“Given their lack of benefit, I estimate we could stop almost all psychotropic drugs without causing harm – by dropping all antidepressants, ADHD drugs and dementia drugs … and using only a fraction of the antipsychotics and benzodiazepines we currently use. This would lead to healthier and more long-lived populations.”Professor Peter Gøtzsche – Research director at Denmark’s Nordic Cochrane Centre
According to Peter Gøtzsche, a leading Danish scientist, the psychiatric drugs of the west are responsible for the deaths of over half a million people every year over the age of 65. The benefits of these drugs are widely overstated and most patients will only receive minimal benefits mainly in the beginning of usage. Gøtzsche says psychotropic drugs are “immensely harmful” if used for extended periods of time. “They should almost exclusively be used in acute situations and always with a firm plan for tapering off, which can be difficult for many patients”
Gøtzsche’s research was recently published in the British Medical Journal and is bound to receive some controversy, but his findings are not entirely new concerns. Doctors and Scientists worldwide have shared similar discoveries through research and patient observation. Awareness is spreading to people who struggle with these psychiatric conditions who are seeking alternative routes of healing or maintenance.
The reason these stated “miracle drugs” are evaluated by some researchers as offering more benefits than Gøtzsche believes is due to improper research. Almost all current research conducted is biased because they included patients already taking another psychiatric drug as well as multiple other types of drugs. These patients chosen for research are told to stop taking their medication. The people in the placebo group are then put in a withdrawal state. The effect of the drug is often exaggerated and increases the harm in the placebo group which has driven patients taking the placebo to suicide in trials in schizophrenia.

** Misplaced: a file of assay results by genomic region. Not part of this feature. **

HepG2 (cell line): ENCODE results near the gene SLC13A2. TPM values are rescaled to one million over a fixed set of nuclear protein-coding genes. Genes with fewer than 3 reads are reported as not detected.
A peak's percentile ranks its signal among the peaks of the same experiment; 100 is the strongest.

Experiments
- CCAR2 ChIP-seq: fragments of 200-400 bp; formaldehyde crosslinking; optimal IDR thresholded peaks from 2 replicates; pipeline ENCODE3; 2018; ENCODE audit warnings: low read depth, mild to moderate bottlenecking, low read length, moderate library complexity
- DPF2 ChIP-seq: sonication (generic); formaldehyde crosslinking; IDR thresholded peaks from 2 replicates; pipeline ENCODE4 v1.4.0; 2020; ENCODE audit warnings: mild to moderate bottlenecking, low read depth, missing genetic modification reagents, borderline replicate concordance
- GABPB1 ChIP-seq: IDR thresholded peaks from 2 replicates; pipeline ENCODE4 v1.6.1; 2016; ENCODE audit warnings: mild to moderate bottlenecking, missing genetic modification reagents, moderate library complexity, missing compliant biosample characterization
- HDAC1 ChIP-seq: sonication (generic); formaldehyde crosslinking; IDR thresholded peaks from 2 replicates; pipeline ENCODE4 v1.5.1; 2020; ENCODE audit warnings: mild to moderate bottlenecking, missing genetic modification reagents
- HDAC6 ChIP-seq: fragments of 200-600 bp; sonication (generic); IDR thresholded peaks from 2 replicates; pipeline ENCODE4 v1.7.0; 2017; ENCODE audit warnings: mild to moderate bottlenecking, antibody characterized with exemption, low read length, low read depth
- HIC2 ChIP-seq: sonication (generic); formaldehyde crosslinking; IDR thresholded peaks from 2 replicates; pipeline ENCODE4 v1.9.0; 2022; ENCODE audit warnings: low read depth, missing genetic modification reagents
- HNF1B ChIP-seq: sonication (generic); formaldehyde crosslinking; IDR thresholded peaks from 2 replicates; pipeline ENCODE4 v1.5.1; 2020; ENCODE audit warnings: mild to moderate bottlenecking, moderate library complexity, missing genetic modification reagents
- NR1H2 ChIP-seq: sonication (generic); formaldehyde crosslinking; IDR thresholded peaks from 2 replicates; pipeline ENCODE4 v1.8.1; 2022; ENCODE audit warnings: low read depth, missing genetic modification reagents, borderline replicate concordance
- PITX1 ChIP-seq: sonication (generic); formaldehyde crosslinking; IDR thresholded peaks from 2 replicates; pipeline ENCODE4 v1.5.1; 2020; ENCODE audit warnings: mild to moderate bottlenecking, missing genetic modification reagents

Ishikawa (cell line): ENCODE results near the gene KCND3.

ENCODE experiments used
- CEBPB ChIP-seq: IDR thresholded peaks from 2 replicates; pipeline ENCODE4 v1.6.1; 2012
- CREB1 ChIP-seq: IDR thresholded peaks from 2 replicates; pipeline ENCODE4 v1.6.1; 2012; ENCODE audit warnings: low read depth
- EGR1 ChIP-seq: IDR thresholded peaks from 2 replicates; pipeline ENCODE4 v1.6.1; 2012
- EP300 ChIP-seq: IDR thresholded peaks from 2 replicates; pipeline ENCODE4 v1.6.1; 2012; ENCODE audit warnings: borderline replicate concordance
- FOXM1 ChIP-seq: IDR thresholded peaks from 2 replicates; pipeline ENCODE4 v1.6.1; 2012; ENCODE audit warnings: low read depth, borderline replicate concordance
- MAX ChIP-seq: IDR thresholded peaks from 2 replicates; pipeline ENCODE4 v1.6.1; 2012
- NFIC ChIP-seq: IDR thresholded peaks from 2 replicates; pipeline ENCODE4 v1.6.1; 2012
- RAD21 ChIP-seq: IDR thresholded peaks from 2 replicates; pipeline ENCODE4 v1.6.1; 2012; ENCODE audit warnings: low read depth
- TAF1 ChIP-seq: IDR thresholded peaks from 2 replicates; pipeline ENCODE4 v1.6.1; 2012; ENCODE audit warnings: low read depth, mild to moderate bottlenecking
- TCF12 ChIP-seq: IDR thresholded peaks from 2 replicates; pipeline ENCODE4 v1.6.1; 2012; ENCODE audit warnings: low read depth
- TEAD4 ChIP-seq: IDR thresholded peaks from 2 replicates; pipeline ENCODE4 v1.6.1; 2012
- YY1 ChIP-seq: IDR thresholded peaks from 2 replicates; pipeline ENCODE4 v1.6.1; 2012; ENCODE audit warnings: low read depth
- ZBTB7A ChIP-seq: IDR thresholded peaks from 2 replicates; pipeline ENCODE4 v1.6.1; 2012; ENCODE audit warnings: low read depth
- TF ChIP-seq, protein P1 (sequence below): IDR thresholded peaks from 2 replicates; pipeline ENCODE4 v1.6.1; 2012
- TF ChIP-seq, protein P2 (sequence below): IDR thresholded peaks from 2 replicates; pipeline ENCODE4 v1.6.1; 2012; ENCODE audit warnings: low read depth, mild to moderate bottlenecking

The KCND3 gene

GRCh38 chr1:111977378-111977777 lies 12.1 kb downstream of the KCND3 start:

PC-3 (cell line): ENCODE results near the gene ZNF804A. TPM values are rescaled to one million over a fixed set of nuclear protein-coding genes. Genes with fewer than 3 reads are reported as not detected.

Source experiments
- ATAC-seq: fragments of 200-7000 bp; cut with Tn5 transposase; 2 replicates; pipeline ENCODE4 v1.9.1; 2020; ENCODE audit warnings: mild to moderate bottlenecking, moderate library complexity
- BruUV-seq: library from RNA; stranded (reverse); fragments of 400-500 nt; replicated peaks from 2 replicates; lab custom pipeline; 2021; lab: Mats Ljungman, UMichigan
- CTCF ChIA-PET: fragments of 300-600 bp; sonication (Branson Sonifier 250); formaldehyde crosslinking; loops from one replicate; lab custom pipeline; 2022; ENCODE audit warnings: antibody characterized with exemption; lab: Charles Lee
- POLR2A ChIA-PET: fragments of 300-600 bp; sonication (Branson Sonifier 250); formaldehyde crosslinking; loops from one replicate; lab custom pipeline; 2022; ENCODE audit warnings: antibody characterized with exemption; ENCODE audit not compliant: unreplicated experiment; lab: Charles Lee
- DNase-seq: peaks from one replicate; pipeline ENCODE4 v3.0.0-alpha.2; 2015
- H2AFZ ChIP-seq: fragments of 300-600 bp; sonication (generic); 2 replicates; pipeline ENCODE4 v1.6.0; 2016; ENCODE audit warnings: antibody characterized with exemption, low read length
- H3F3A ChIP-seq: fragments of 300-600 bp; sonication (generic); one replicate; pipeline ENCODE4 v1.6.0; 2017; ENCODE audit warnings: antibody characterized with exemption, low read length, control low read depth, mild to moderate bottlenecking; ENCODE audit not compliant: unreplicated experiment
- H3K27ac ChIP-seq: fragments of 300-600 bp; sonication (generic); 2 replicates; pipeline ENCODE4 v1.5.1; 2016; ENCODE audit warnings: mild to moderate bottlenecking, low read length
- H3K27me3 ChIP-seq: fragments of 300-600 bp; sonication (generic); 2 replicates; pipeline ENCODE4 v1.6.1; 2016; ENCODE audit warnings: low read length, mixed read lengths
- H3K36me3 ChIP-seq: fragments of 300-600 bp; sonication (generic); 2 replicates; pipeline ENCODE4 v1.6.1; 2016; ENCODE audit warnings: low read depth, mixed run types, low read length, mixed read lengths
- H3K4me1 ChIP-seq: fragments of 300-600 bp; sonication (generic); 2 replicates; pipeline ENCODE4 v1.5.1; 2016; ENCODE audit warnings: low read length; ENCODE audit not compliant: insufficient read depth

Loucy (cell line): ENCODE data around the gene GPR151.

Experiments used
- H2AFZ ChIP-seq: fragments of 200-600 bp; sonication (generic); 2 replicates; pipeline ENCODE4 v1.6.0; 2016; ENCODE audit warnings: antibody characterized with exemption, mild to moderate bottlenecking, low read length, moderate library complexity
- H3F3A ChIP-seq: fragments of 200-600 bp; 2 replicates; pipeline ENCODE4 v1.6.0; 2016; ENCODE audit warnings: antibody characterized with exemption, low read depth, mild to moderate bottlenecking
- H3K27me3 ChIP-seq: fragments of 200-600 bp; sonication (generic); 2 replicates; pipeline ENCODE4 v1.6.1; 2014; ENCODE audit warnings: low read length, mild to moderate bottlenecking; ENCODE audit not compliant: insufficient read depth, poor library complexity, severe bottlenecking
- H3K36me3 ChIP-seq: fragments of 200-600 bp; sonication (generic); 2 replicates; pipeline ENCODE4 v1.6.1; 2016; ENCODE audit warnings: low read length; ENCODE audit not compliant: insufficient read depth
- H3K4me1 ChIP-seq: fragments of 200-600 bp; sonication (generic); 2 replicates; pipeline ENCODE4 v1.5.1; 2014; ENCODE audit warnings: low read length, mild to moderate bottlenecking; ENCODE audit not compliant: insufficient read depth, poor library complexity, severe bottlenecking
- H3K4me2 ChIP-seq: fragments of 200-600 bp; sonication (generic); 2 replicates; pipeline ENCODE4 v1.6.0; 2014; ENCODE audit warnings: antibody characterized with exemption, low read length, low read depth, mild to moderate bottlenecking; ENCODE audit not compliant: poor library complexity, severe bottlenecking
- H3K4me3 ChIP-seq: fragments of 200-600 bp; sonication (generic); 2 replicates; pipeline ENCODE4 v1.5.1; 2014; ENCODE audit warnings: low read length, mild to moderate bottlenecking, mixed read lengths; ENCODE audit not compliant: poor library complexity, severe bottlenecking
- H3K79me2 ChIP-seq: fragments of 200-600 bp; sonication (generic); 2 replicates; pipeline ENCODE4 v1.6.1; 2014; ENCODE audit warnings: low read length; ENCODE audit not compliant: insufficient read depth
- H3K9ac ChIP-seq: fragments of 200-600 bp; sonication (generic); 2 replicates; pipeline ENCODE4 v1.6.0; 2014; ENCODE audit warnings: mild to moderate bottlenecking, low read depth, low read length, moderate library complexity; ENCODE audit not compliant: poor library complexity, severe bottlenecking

Stated in Gøtzsche’s research – “Under-reporting of deaths in industry funded trials is another major flaw. Based on some of the randomized trials that were included in a meta-analysis of 100,000 patients by the US Food and Drug Administration, I have estimated that there are likely to have been 15 times more suicides among people taking antidepressants than reported by the FDA—for example, there were 14 suicides in 9,956 patients in trials with fluoxetine and paroxetine, whereas the FDA had only five suicides in 52,960 patients, partly because the FDA only included events up to 24 hours after patients stopped taking the drug.”
A cohort study including Gøtzsche, with patients of average age 55, found that benzodiazepines and similar drugs doubled the death rate. Another cohort study of patients older than 65, where they were their own control group, discovered the all-cause mortality was 3.6% higher when patients were taking the newer antidepressants for one year versus when they did not take any antidepressants. The benefits of drugs for ADHD are uncertain, but the short term relief seems to be replaced by long term harms, and animal studies strongly suggest that these drugs can produce brain damage, which is probably the case for all psychotropic drugs.
For most people currently taking psychotropic drugs it can be quite overwhelming, even frightening, to imagine living without these drugs. Gøtzsche’s solution – “We need new guidelines to reflect this. We also need widespread withdrawal clinics because many patients have become dependent on psychiatric drugs, including antidepressants and need help so that they can stop taking them slowly and safely.”